Tone sharpens in latest Senate debate between Ayotte, Hassan

Democratic Gov. Maggie Hassan, left, listens as incumbent Republican Sen. Kelly Ayotte speaks during a forum with business leaders Tuesday in Manchester, New Hampshire. Jim Cole / AP

CONCORD, N.H. (AP) โ€” The topics were the same but the tone was sharper as New Hampshire Sen. Kelly Ayotte and her challenger, Gov. Maggie Hassan, faced each other Thursday for another debate.

During the one-hour televised debate, Ayotte, a Republican, and Hassan, a Democrat, each accused the other of being beholden to special interests, with Hassan saying Ayotte caters to the oil and pharmaceutical industries and Ayotte contending Hassan was recruited in the race by Democratic leaders in Washington to be a rubber stamp for presidential nominee Hillary Clinton.

“Gov. Hassan talks about special interests โ€” it’s her favorite talking point โ€” but just look at your television. You see the special interests. She was recruited in this race by the power brokers in Washington,” Ayotte said. “I’m going to stand up for you, and that’s what I’m always going to do. … I have one of the most bipartisan records in the Senate and I work to find common ground.”


Ayotte again called Hassan a hypocrite for taking credit for the last state budget after initially vetoing it. She said that Hassan’s actions delayed funding aimed at addressing the state’s heroin crisis and helping those struggling with mental illness.

But Hassan said Ayotte was a hypocrite given that she voted to end Medicaid expansion under the Affordable Care Act, which covers substance abuse and mental health treatment. Ayotte has voted repeatedly to end the expansion, though she supports doing so over a two-year period.

“She’s now using kind of Washington-speak to tell you that because she’s willing to give you one more year on Medicaid expansion and then pull the rug out from under you, that’s somehow a good thing,” Hassan said. “So for her to talk about being concerned about funding for behavioral health and substance abuse when she’s willing to take away that treatment for 50,000 hard-working Granite-Staters โ€” medical care and that treatment โ€” is concerning.”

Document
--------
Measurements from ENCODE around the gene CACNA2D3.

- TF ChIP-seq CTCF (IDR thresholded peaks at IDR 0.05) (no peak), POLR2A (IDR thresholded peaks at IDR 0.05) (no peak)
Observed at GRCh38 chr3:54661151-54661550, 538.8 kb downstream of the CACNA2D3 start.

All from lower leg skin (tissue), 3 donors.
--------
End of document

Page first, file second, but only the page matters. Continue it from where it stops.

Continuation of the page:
Hassan also hit back on Ayotte’s claim to be bipartisan.

“She voted five times with Ted Cruz to shut down the government and then when she realized it was hurting New Hampshire and she was getting political heat for it, then she finally decided to pretend to be part of the solution. She voted to defund Planned Parenthood six times, she’s standing right with (Kentucky Sen.) Mitch McConnell on the Supreme Court blockade,” she said. “There’s nothing bipartisan there.”


When asked about college affordability, Hassan said Ayotte backed cuts to federal Pell grants.

“That’s her record. Just like she’s trying to run away from Donald Trump sometimes, the theme of this campaign for her is running away from her real record,” she said.

Ayotte countered that Hassan must not have read what she actually voted for.

“I voted to make sure there were no cuts to Pell grants but that we actually look at what’s being spent every year,” she said. “This is a false attack from Gov. Hassan.”

The debate was broadcast on NH-1 News, which worked with the Open Debate Coalition, a group that crowd-sourced some of the questions posed to the candidates.